I’m very grateful for these last four months of blogging. Blogging is a skill that worth pursuing and I’m thankful for the encouragement I’ve received along the way. The church social media community (#chsocm) is full of wonderful people who are giving of their time and skills.

If you’re still on the fence about whether or not you should begin blogging, I want to encourage you and share with you three key things that I’ve the learned along the way that you can learn from.

Blogging Is Hard

For those of you thinking of starting a blog, you need to know something. Blogging is hard. From content generation to editing, blogging is one of the most time consuming experiences that I’ve had. If you want to blog, you need to be ready to give up something else. That may sound harsh, but great bloggers will tell you that they don’t watch much TV or do other wasteful activities.

Edit, Sit, Edit

I hate editing. I would rather write a post once, publish it and then walk away. However, writing for me doesn’t work that way. I need to write a really bad rough draft, let it sit for about a day, then can come back and see what needs to be polished. Sometimes I’m surprised at what I’ve written, other times I wonder what I was thinking when I wrote it.

Do I let things fall through the cracks in the editing process? Sure. If you read through my past blog posts, you will find all kinds of errors.  However, unlike print I can always go back and edit.

It’s Time to Reboot

I spent the last week think about what this blog is and what it should be. I’ve come to a few conclusions. First, this design does not really reflect me and my aesthetic. Don’t missunderstand me, I think it’s a good design. It’s called Focus and it comes from the awesome people at StudioPress. However, I’m going to simplify things and go closer to what Brian Gardner is currently using.

I’ll also only post once a week. I know that breaks all sorts of blogging rules, but it’s what works best for me and I think will best serve my audience in the long run. For those of who blog at least once a day, my respect goes out you.  If you’ve just started blogging, pace yourself.  Blogging is more like a marathon than a sprint.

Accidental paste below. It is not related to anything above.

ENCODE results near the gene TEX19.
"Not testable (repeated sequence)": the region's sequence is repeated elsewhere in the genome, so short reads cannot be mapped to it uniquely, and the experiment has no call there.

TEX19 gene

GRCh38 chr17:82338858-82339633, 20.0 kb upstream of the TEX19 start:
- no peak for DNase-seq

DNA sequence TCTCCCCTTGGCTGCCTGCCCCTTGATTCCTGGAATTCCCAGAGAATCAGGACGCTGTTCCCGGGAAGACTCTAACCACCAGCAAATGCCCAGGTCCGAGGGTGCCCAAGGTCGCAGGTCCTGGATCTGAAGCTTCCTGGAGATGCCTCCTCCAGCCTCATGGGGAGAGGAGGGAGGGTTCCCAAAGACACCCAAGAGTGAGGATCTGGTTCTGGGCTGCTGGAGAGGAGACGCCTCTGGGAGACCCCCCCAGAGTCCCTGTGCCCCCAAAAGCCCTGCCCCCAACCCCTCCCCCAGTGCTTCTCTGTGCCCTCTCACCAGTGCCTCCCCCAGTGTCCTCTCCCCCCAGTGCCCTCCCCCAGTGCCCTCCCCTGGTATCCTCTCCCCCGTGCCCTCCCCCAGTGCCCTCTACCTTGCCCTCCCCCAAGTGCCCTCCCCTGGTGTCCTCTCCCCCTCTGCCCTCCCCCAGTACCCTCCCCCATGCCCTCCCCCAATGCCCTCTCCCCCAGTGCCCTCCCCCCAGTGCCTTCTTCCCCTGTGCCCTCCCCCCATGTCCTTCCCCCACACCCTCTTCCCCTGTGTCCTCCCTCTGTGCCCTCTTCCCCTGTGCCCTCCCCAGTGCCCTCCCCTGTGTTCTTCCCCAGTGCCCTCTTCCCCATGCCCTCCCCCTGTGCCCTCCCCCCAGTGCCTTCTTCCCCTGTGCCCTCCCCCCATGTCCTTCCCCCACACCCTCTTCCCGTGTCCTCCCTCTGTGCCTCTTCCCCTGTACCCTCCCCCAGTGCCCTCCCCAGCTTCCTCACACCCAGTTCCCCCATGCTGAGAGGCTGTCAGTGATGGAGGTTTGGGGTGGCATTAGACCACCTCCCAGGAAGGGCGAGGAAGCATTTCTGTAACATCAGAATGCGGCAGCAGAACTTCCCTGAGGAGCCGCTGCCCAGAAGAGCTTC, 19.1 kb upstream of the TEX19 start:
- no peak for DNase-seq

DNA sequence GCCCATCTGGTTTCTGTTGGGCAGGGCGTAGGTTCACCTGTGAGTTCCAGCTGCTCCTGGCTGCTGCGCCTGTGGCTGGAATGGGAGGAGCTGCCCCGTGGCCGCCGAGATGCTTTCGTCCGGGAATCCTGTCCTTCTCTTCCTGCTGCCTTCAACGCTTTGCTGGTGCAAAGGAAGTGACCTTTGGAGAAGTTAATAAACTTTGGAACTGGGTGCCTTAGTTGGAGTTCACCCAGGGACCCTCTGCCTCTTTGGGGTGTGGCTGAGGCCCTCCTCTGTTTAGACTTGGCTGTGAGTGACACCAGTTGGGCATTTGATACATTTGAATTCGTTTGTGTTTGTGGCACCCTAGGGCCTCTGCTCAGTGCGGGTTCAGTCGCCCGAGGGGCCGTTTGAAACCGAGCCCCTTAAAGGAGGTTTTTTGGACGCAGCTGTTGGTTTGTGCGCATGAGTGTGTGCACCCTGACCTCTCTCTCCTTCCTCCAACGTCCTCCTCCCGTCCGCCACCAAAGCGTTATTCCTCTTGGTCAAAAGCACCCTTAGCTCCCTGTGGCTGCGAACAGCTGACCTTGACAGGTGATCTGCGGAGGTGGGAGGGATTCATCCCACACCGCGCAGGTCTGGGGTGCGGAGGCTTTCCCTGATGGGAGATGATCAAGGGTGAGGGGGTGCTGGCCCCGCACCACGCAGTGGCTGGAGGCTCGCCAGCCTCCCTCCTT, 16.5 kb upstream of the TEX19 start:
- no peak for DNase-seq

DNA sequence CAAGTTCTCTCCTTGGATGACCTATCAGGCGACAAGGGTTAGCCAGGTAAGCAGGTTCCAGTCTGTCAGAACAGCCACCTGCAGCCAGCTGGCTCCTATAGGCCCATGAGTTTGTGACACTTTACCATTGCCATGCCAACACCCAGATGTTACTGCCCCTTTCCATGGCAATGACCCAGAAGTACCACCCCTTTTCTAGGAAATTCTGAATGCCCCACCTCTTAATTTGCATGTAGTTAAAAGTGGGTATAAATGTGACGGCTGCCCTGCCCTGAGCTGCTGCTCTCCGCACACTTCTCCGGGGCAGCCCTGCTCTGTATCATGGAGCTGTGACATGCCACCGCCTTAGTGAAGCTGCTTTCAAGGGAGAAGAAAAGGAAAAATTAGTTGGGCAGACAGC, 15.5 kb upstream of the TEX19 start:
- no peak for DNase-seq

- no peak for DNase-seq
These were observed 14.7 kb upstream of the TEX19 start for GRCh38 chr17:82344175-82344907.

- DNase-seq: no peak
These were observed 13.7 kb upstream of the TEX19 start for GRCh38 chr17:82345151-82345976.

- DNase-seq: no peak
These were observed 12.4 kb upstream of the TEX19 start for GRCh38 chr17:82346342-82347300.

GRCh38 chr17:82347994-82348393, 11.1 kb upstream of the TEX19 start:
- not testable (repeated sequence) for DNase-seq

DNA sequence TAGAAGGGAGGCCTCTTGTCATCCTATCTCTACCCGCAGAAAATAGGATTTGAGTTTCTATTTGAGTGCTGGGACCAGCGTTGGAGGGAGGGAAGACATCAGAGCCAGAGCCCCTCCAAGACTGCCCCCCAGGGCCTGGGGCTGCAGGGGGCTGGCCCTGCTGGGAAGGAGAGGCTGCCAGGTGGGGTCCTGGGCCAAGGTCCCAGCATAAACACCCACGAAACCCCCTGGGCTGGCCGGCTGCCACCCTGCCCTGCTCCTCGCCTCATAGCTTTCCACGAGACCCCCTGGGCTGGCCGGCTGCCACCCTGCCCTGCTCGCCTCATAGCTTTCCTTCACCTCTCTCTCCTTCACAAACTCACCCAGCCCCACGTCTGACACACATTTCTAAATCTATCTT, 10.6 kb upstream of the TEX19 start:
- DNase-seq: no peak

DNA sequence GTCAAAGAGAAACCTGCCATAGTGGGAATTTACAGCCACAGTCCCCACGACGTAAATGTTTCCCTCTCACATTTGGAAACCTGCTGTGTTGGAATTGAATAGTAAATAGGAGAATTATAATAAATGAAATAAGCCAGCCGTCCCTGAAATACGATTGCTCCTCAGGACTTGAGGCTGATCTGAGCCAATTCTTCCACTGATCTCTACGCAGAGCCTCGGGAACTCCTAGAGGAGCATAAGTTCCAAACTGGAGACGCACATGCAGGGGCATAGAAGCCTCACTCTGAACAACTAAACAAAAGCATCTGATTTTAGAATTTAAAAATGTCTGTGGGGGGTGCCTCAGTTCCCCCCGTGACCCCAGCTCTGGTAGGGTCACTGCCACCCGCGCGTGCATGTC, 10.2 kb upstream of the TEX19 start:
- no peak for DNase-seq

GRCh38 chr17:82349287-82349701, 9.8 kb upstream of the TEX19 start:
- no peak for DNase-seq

I’m excited about the future of the church and social media. The task is great, but I have a firm belief that church is up to the challenge.   I also think you are too.  I think we need more voices in the conversation and the voice we’re missing is yours.

How To Create a Church Social Media Policy and Not Hamper Your Staff

Creating a church staff policy is not a lot of fun. No one wants to be the “sheriff” and create rules that they’ll have to police. At the same time, if policies aren’t in place things can quickly run amok.

This is especially true when it comes to social media. A church social media policy can help make sure that your staff stays on message and keeps your church out of some potential hazards. While it may not popular with your staff, the pros far outweigh the cons.

The question is, how do you create a policy for you church staff, but not hamper them at the same time? Can you create a policy that will help your church staff make sure they know what not do and why? Consider the following ideas when crafting your church social media policy. (more…)

Three Questions I Get From Ministers About Social Media

If you’re a minister and thinking about joining social media, you might have a lot of unanswered questions. I don’t blame you. Social media can be daunting if you have never used Twitter, Facebook or Instagram.

While I can’t answer all of your questions, I thought I would compile some of the top questions I’m frequently asked and my responses.  Here they are:

Can I Hire Someone Else to Write My Social Media?

Let me ask you this question: Do you have someone else writing your sermons? I’d assume your answer would be no, and with social media the same thing should apply. When you tweet or blog, there’s an assumption that the content is coming from you. Write your own content.

What If I Make Mistakes?